Here’s a few movies I have seen lately and a brief word about each.
Far From the Madding Crowd
Short answer: this movie caught my interest early. I enjoyed the English countryside and the subtlety of the main characters. So despite my final criticism, I can recommend it.
I have not read the classic book, although Thomas Hardy is one of my favorite authors, which I consider a kind of guilty pleasure since he was so relentlessly pessimistic toward human fate. What is exquisite about Hardy is the nobility, endeavor, and the search for redemption in the main characters who inevitably are foiled by a cruel fate; perhaps there is just the slightest uptick at the end of his novels. And Hardy’s poetry is usually as black as the night.
This movie, however, had a very uncharacteristic happy ending. The rest of the movie was very Hardian with its twists of fate, but at the end it became Hollywood. Let me just say, if the book ends with the guy getting the girl, then I will move it to the end of my reading list.
Mad Max: Fury Road
All I can say is, I am too old for this kind of movie. I would have enjoyed it when I was younger. But my requirements have increased in 20 years, and Mad Max is a not much more than a roaring, mutant, post-nuclear war, road rally. I felt like I had sand in my mouth by the end of it. And character development? What? What!? Char. Act. Er. Dee-VEHL-up-MINT? Sorry, wrong continent. This is Australia, and we got a desert to cross with 5 hotties in the boot and a band of maniacal, thirsty bounty hunters on our tail. We don’t got no time for no Kar-akt-er Di-vel-oop-munt. An none of that snooty moteefs or whatnot.
Avengers: The Age of Zoltron. Or whatever
Same as above. I’m too old. The problem with this movie is that I never came to care about anything—not the Avengers themselves, the many humans who died, the robots, the future, life, the planet, meaning, literature, philosophy. Nothing. I’m afraid this is Joss Wheadon’s signature, condemned 400 years ago by Shakespeare himself, sound and fury, signifying nothing. And this from the guy who recently wrote a novel about superheroism and the plight of mankind. Superheroes themselves are not as interesting as what they say about us.
As I see it, this movie is a signal of Marvel Comics running out of gas. I can virtually see the throngs of 15 year-olds coming out of the theaters with a rapidly fading buzz of excitement, rapidly. Forgotten before their moms arrive to pick them up outside the mall. That’s exactly the point about this series. It has killed itself by having to continuously outdo the last episode. It’s so overwrought, it’s trying so hard, it’s following such a long trail of previous blockbusters, that there just aren’t that many eye-popping scenes, there just aren’t that many concepts left. I think if Marvel wants to have any more movies with traction, they need to dump Joss Wheadon and hire Christopher Nolan, who seems to be the only guy in TinselTown who can pile on enough layers to keep modern viewers happy with action thrillers. He’s managed to pull the mind-blowers out one after another for a while now; I think even his days are numbered.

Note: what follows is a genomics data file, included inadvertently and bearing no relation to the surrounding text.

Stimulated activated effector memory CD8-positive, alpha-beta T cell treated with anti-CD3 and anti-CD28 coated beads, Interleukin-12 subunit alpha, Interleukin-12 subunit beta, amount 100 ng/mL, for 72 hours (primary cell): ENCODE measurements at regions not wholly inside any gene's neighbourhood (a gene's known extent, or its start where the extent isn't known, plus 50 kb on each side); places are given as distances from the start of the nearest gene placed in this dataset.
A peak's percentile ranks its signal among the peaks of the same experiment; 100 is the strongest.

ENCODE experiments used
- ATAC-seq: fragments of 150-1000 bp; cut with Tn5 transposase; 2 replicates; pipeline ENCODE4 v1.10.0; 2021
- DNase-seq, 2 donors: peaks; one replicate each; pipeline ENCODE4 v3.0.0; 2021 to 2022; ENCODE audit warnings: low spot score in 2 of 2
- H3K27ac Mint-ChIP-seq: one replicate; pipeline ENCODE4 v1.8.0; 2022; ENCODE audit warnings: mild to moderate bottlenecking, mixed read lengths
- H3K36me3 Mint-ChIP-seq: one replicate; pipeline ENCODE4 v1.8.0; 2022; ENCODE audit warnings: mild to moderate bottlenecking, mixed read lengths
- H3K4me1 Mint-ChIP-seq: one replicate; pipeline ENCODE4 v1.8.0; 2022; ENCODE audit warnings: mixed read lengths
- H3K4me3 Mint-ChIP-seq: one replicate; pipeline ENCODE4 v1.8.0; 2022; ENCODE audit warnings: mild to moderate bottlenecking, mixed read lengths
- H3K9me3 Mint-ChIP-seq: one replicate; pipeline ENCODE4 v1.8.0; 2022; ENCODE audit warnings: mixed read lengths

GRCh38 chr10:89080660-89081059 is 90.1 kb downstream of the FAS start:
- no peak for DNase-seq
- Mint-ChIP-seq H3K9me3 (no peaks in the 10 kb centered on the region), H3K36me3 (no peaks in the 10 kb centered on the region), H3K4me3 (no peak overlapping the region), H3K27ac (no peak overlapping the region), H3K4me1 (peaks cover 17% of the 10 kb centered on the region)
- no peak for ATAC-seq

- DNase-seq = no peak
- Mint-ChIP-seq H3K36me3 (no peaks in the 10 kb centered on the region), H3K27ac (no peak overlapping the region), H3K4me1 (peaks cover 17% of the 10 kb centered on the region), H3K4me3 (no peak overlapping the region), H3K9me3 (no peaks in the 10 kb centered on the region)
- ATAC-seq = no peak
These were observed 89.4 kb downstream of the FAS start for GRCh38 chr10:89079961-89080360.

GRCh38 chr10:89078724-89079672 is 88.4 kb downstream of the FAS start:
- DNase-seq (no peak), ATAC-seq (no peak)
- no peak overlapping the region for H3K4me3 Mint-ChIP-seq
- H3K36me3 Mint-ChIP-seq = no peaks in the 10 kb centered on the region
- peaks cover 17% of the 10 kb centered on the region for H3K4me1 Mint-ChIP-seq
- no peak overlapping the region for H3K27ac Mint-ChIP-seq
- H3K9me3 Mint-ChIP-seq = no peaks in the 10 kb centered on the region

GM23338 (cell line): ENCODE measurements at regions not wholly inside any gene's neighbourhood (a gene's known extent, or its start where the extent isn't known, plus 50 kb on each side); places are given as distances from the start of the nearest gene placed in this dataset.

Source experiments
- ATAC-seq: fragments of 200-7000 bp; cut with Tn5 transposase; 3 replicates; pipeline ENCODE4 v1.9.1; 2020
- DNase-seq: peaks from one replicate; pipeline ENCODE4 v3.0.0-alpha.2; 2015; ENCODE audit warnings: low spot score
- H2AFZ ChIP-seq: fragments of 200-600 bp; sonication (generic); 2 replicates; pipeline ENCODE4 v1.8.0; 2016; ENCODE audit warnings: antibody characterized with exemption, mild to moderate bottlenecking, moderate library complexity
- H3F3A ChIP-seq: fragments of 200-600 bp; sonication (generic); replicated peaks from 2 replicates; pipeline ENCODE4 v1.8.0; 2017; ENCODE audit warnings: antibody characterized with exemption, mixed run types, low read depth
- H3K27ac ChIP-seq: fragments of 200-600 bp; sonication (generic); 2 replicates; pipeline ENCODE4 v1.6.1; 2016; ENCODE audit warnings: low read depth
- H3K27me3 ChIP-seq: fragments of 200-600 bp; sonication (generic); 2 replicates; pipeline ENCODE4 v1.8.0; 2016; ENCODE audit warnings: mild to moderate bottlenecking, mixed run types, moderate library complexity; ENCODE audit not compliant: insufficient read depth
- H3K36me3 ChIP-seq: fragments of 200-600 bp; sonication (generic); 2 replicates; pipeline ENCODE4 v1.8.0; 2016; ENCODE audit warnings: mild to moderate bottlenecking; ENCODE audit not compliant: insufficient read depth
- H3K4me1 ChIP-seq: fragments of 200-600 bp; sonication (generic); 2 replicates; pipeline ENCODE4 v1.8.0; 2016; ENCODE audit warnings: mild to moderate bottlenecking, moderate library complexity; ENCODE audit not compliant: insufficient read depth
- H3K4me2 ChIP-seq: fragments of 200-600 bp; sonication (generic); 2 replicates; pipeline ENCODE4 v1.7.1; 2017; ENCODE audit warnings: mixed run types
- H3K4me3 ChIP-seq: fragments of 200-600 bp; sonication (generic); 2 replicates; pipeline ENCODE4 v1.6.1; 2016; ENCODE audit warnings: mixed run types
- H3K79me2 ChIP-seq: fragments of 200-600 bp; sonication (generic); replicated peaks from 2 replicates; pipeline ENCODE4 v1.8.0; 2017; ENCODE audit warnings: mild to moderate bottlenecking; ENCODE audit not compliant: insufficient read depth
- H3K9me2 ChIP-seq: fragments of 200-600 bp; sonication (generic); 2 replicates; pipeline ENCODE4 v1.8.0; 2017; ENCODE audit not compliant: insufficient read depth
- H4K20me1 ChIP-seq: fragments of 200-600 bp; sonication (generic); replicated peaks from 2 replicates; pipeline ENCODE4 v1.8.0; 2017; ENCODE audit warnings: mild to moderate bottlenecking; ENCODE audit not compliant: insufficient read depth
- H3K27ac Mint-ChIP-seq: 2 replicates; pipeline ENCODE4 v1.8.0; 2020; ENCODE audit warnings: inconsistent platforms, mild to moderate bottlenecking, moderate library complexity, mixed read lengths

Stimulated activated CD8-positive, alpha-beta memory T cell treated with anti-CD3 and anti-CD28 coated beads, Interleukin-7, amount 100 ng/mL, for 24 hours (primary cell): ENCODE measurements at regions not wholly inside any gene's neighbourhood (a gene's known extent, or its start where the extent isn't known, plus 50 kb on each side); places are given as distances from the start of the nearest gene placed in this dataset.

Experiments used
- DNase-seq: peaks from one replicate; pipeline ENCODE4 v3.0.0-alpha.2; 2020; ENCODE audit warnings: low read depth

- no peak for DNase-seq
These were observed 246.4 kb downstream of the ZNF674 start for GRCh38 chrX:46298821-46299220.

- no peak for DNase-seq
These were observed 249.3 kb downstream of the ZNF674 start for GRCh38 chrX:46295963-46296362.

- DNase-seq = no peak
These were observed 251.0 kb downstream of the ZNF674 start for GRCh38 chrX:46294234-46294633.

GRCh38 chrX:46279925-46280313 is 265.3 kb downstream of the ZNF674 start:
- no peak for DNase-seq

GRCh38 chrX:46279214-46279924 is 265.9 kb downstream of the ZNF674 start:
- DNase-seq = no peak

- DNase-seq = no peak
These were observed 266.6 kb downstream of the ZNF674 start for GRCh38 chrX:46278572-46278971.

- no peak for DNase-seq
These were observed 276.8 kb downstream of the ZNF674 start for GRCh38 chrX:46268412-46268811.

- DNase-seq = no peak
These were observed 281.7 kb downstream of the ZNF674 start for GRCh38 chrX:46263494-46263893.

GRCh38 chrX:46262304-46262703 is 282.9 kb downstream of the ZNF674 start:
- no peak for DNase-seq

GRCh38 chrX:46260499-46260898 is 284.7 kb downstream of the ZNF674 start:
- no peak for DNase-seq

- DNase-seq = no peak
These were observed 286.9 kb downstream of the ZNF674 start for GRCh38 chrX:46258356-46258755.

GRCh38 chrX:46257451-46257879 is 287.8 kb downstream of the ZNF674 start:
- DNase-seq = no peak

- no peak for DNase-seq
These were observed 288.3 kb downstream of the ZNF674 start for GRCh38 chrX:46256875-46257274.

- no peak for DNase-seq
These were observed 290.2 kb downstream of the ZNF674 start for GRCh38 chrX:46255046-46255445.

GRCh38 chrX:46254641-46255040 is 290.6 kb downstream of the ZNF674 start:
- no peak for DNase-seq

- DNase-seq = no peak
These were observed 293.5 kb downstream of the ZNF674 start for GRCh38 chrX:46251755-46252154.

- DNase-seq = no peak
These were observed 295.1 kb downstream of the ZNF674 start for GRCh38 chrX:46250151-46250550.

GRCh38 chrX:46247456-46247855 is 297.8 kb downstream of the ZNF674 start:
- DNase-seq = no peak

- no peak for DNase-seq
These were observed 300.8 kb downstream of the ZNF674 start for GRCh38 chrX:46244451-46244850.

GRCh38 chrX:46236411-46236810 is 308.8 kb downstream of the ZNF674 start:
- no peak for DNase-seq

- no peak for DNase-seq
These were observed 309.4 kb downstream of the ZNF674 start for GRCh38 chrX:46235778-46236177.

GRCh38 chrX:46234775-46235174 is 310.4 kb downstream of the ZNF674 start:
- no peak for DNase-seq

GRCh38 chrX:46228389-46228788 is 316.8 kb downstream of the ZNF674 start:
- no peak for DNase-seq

But about the Avengers, I don’t care! I don’t bloody care about the Avengers. I don’t love them! I don’t support them. If they died I would feel the same as if my video game character died. Just press restart. That’s what this stupid franchise ends up with. Compare this to James Bond. Now, we all love James Bond. We have for years. Especially Daniel Craig. I don’t know. The masses are fickle, Joss. We are a fickle bunch.
Age of Adeline
This is a clever and sophisticated movie. I enjoyed it even more the second time I watched it. Adeline herself is totally classy. Harrison Ford plays himself in his character (whose name I cannot remember) and therefore he is delightful. The premise of the movie is tough for a skeptic of human infinite perfectibility such as myself (Adeline hits about 28 and ceases to age. Then lives that way in secret for 80 years for fear of becoming a government specimen). You can always find some Deepak Chopra or Andrew Weil or Ray Kurzweil who thinks we will inevitably discover the “aging gene” and learn how to stop the aging clock, and humans will effectively become immortal. But I would stake a bag of Doritos that science will never find a “cure” for aging. But anyway, even though this movie is based on this idea, and Adeline’s transformation is a freak of nature which has no basis in anything, it is still a clever idea and the filmmakers turned it into a charming film with charming characters and good, old fashioned drama and tension.
The Spectacular Now
[This post has been edited.] I knew after I wrote my original comments about this film that I maybe, just maybe, didn’t know what I was talking about because, truth be told, I was not entirely conscious for the last third of the movie. So, I have watched it again, and want to say that my first round was completely obtuse, ridiculously obtuse, I mean, Donald Trump obtuse. This is a good movie, full of real human struggling and growth. Yes, it was all very high-school-ish, with popular young, Divergent actors, but it delivered the kinds of things that I really look for in a movie. It wasn’t Lawrence of Arabia, but it was a meaningful contemporary film. I recommend it.